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In the early 19th century, the term journalist once meant simply someone who wrote for journals, such as Charles Dickens in his early career. The term has come to mean a writer for newspapers and magazines as well, and "journalist" is often used interchangeably with reporter. Regardless of medium, it now carries a connotation or expectation of professional reporting, with consideration for truth and ethics. This expectation is not always met, as journalists may publicly or privately take sides, but this is not taken lightly when revealed.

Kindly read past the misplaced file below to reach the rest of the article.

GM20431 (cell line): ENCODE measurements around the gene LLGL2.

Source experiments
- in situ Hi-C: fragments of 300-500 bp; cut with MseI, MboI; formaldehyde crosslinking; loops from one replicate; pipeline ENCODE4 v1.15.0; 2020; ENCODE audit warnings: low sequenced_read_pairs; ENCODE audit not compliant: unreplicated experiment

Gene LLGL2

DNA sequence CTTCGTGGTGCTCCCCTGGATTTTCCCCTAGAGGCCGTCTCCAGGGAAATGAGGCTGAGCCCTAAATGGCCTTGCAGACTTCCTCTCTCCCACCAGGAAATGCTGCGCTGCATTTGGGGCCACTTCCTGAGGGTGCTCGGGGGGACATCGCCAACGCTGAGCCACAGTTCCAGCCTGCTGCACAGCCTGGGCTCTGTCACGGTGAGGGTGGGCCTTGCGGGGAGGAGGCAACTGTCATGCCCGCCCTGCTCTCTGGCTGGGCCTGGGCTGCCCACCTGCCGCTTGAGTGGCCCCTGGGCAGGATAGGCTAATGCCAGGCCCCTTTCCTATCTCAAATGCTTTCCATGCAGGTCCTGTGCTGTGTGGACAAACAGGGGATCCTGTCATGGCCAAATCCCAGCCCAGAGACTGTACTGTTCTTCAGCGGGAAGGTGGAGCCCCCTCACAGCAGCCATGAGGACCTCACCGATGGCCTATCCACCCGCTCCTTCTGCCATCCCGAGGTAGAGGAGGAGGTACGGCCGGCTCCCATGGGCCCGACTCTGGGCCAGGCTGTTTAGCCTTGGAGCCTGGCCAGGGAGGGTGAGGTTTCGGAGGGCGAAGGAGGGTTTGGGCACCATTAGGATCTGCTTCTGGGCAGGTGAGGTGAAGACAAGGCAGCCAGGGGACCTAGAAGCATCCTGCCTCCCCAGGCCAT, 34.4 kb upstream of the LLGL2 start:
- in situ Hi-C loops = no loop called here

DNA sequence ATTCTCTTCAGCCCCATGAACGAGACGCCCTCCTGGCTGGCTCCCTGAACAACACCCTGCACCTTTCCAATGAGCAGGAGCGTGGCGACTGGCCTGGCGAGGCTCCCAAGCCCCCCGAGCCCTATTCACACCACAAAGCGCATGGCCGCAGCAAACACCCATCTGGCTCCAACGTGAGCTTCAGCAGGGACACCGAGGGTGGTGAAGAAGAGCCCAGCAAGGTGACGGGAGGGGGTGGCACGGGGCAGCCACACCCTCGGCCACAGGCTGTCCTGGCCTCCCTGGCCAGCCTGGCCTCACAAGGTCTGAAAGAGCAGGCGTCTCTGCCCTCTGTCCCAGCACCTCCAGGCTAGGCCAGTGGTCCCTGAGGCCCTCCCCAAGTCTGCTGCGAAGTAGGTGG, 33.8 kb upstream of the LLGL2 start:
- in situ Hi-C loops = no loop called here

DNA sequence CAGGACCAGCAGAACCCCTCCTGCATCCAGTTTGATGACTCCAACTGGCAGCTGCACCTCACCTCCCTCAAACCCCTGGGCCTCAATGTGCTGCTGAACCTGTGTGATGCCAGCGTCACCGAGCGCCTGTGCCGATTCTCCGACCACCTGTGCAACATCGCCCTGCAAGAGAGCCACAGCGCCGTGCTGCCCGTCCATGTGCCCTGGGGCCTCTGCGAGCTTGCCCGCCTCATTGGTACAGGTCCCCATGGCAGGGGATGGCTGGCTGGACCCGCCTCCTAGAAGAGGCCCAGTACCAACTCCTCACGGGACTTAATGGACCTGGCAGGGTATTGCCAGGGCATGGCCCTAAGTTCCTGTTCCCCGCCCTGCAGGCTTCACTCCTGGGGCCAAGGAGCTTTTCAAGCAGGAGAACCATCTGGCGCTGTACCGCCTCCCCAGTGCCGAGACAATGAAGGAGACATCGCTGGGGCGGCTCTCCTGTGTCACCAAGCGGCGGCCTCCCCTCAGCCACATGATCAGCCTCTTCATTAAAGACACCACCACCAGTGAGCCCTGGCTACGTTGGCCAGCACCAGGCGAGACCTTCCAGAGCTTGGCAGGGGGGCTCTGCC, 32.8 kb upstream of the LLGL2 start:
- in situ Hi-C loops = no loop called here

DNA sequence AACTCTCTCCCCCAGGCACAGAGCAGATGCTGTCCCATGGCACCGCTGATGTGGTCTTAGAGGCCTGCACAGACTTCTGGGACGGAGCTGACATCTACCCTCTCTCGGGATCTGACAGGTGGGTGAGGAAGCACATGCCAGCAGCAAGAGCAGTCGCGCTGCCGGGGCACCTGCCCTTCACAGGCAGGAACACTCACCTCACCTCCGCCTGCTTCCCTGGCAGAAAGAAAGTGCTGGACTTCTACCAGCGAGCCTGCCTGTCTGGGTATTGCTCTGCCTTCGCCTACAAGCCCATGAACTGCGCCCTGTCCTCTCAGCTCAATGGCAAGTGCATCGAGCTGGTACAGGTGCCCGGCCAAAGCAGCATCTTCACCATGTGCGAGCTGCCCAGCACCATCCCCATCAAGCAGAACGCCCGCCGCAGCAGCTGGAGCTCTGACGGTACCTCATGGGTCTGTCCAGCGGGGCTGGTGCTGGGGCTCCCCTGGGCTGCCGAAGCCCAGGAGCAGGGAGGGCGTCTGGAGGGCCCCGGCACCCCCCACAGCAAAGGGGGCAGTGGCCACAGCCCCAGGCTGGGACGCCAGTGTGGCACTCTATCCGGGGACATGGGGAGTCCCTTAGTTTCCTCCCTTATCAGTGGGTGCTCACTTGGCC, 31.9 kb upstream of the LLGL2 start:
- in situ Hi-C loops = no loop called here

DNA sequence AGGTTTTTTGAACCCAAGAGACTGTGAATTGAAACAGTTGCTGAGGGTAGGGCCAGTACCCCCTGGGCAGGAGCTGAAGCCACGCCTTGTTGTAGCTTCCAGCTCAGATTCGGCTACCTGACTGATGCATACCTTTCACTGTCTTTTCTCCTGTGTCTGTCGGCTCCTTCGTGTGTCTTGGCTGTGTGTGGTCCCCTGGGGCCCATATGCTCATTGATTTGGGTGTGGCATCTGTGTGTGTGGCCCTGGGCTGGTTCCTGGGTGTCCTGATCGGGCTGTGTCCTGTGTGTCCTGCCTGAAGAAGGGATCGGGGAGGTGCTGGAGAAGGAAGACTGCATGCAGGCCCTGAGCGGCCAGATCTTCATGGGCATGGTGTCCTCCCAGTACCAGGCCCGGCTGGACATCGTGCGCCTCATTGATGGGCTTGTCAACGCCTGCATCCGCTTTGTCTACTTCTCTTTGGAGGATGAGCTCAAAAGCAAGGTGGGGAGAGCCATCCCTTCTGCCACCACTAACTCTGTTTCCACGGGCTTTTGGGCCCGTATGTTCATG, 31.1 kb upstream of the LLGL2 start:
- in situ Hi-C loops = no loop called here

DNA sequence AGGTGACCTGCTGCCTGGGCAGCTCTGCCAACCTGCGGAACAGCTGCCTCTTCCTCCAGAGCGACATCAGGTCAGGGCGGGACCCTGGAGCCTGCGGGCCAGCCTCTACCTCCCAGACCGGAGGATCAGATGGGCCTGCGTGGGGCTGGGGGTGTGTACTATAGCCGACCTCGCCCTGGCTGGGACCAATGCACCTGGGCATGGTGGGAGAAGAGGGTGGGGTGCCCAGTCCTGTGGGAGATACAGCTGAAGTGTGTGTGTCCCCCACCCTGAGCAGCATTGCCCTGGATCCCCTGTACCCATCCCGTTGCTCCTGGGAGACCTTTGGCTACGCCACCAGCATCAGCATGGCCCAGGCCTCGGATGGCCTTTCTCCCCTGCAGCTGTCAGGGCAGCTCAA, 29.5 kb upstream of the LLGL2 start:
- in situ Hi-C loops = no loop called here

See: journalism

Many journalists write for periodicals, but journalists also write books or publish on the Internet. Broadcast journalists appear on radio or television.

19th Century journalists

20th Century print journalists

20th Century broadcast journalists

Internet journalists

  • Matt Drudge - Actively involved in revelations of the scandals of the Clinton administration.

Modern journalists

There are numerous examples of journalists turned novelists, both in the past and in the present, amongst them

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